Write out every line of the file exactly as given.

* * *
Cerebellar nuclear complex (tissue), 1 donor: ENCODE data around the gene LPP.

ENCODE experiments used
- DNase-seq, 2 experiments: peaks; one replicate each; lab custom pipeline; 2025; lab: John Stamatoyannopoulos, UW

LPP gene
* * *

Cerebellar nuclear complex (tissue), 1 donor: ENCODE data around the gene LPP.

ENCODE experiments used
- DNase-seq, 2 experiments: peaks; one replicate each; lab custom pipeline; 2025; lab: John Stamatoyannopoulos, UW

LPP gene